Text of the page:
Well, just last month we reached another tipping point going beyond TCO and TCA: the $/GB of SSDs is now declining below that of 15K RPM HDDs in data center systems. In speaking recently with Lenovo, one of SanDisk’s OEM server customers (who acquired the system x server line this year from IBM), Lenovo is now publishing the list price of SanDisk’s Optimus MAX SAS SSD that they use in their servers at a $/GB price that is lower than their 300GB 15K RPM SAS SSD list pricing. Take a look at the table below, comparing the cost per gigabyte for each configuration:
Thus, Lenovo is showing list prices for SSDs to be 16% less than 15K RPM HDDs on a $/GB basis. That’s a stunning tipping point.
As Jim O’Reilly says, “If you were told that a BMW and a golf-cart were the same price, which would you buy? That’s going to be the dilemma facing buyers sometime in 2016, with SSD and HDD. I think I know your answer!”
Thus, the tipping points towards flash continue to accumulate. First in 2012, it was the TCO of power, cooling, floor space and maintenance costs plus acquisition costs for SAS SSDs was superior to that of SAS HDDs for data center deployments. Second in 2014, it was the TCA of upfront acquisition of SSD-based servers and storage systems was simply cheaper than HDD-based systems. Third, in 2015 we are seeing server vendors starting to price their SAS SSDs on a $/GB basis cheaper than 15K RPM SAS SSDs. This price advantage for SSDs will accelerate to include 10K RPM SAS HDDs in the upcoming years. Eventually, it will include 7200 RPM SATA drives in the data center.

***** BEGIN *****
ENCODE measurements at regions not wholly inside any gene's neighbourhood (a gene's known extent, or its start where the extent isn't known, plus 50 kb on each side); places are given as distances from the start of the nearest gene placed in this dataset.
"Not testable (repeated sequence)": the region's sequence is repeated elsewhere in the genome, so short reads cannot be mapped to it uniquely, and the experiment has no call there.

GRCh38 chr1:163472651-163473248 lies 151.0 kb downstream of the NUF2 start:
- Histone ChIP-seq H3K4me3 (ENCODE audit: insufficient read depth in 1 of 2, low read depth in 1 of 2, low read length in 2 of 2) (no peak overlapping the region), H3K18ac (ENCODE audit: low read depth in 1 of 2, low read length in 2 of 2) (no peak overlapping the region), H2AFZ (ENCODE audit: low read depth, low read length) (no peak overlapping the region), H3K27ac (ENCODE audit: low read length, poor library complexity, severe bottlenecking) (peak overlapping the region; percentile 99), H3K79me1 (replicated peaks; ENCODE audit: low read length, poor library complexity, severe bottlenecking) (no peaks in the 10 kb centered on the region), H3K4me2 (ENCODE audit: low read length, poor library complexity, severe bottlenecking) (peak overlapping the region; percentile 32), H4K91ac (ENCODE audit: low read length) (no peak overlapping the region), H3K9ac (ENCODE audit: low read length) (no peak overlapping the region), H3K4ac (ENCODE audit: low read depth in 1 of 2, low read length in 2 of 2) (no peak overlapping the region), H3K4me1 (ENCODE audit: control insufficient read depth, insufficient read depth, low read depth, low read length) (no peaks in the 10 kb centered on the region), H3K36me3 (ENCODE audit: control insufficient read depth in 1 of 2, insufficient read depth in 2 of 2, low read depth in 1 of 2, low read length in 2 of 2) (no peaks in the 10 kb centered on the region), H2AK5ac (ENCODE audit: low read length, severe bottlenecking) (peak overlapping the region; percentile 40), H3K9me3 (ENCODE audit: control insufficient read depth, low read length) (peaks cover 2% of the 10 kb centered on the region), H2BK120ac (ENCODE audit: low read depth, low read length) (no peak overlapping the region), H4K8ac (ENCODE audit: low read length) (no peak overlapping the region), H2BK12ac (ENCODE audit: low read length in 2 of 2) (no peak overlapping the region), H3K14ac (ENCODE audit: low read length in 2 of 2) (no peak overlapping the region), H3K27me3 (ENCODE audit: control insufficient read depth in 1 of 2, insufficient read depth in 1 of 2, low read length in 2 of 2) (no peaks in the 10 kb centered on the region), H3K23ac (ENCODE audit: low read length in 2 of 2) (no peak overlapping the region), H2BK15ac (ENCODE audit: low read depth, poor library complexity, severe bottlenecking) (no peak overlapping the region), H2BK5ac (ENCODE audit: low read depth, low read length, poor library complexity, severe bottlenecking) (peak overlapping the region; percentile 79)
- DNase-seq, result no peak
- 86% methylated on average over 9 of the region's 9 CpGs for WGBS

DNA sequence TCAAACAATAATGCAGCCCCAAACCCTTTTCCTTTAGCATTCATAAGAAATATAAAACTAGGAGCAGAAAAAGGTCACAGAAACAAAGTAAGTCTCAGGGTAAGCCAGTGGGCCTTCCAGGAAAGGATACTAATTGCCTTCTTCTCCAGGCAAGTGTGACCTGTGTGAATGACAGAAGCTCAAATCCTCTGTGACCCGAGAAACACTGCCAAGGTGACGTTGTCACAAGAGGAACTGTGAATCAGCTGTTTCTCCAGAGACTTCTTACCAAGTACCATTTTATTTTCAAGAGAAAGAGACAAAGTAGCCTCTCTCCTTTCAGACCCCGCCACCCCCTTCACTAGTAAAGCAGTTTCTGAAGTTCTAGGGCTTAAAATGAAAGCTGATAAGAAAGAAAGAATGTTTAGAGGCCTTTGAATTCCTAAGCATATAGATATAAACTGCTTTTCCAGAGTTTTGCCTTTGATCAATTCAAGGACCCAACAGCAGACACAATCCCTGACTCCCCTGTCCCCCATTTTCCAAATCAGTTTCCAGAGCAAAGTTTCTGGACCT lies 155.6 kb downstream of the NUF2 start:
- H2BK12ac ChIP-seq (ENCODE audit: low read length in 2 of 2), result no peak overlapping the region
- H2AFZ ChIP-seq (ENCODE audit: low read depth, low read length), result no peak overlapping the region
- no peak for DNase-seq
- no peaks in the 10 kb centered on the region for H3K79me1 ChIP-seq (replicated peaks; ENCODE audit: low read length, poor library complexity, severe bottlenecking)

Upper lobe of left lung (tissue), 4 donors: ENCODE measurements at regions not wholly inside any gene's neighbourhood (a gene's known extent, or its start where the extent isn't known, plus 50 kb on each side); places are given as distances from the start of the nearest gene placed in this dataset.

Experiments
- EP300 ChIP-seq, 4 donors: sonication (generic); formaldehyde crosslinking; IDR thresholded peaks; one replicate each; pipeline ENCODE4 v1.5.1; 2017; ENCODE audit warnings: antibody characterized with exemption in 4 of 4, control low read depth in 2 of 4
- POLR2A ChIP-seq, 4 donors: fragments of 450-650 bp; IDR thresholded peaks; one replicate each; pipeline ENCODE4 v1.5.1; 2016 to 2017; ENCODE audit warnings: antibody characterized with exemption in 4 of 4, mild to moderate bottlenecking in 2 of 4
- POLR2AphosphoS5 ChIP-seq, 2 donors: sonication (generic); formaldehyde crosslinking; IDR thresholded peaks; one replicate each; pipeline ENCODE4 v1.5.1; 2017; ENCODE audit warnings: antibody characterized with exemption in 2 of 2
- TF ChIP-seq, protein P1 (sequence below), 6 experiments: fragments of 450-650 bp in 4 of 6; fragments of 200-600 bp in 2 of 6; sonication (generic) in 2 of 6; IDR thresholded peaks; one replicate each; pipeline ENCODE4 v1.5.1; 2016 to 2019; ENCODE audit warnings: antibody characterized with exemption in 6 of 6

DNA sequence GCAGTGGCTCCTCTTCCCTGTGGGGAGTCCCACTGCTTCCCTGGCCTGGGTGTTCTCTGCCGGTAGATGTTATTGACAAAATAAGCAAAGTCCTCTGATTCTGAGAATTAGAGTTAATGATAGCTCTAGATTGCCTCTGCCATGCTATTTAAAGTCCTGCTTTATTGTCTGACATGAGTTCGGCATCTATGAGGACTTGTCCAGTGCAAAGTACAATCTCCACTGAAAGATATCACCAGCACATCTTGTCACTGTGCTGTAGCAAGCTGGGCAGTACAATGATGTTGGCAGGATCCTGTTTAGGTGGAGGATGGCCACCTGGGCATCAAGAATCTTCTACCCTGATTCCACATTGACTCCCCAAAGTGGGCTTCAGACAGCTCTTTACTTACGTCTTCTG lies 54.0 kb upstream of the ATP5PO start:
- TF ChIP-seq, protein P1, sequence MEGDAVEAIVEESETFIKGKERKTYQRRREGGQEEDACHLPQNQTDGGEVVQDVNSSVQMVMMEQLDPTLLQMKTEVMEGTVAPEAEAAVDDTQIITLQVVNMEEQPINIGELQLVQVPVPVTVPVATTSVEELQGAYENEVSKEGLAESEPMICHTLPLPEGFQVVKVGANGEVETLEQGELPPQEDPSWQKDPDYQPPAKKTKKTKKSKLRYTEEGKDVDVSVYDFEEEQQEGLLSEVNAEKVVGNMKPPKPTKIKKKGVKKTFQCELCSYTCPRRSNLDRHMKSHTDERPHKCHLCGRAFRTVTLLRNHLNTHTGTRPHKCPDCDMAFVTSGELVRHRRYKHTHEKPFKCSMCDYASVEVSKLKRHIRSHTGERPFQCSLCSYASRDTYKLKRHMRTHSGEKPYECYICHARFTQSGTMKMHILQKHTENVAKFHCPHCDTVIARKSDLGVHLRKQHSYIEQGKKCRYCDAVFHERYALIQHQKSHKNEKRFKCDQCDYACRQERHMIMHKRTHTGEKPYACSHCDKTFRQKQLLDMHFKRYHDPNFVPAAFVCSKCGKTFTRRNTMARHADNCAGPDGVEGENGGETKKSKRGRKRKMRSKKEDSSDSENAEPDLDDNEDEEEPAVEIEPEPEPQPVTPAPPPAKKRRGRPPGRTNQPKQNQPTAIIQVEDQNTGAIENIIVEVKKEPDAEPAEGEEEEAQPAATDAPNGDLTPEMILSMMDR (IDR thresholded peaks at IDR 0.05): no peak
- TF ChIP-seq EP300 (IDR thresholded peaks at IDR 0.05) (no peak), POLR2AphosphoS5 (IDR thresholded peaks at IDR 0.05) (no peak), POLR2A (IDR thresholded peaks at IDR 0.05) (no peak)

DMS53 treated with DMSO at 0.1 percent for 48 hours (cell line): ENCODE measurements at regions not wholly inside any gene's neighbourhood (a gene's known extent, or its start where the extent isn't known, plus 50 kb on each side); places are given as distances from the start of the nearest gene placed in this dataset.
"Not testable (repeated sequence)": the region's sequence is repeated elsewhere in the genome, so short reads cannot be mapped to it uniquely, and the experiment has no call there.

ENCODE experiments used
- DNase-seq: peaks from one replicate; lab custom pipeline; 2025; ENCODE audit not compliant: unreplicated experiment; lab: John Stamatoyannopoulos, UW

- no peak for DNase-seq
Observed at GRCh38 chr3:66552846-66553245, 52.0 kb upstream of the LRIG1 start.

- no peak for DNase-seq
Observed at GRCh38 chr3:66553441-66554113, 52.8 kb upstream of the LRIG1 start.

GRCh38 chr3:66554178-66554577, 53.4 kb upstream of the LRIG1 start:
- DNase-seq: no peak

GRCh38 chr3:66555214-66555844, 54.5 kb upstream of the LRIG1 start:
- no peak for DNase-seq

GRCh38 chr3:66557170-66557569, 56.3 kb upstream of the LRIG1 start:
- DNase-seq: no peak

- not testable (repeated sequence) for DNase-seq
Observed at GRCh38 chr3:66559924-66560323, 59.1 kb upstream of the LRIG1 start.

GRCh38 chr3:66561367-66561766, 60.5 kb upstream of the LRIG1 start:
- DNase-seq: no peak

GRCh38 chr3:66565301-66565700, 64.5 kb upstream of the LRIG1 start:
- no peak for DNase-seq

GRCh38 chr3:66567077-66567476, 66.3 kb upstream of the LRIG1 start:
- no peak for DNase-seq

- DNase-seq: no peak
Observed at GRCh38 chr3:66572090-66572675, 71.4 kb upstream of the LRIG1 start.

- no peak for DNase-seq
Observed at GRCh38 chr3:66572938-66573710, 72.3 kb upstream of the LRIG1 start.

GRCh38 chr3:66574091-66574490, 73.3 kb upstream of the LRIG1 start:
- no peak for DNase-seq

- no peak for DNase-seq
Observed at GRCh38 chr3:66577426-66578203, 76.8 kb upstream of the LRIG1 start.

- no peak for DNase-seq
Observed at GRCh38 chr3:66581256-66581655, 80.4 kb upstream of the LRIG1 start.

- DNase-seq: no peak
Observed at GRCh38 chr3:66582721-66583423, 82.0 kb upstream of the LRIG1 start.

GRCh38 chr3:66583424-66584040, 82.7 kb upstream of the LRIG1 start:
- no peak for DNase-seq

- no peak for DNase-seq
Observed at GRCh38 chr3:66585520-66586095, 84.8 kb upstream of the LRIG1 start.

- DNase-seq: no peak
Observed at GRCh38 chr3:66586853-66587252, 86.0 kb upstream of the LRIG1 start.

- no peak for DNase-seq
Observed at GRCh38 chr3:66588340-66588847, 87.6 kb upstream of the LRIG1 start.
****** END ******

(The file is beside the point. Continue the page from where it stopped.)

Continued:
Why This is Happening
As mentioned in a recent CIO.com article, “Jim Handy, principal analyst at Objective Analysis, attributed the lower prices to continued downward pressure on NAND flash memory, which accounts for 80% of the cost of an SSD drive. Flash prices have fallen by about 25% since June 2014, he said.”
Much of this acceleration in the economics of flash is due to the astounding amount of flash in rapidly growing use in our commonplace consumer products. There are literally now billions of flash chips produced that enable everything from our smartphones to our fitness bands to our tablets to our mp3 players. Furthermore, flash powers all of our emerging consumer products from Google Glass to Tesla electric cars. In fact, not only do these devices not have any HDDs in them any longer, many of these devices could not even be built with HDDs. Rotating, mechanical HDDs simply are too big, too hot and too much of a power hog.
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It has now come to the point that our kids do not even know what an HDD is. All their personal devices solely use flash. Explaining an HDD to them is about as odd as explaining what a record player is. They would wonder why anyone would even store data on a mechanical device that is fragile, wears out and dies suddenly and catastrophically. Today’s teenagers will be the IT managers of tomorrow and none of them can even imagine using HDDs for storing data.
On top of being faster and more reliable, we are now seeing the days where flash is cheaper than HDDs. Just as record players, 8-track tape and cassettes have disappeared from the landscape, by the time our teenagers become data center managers they will have to ask their parents what a hard disk drive even is.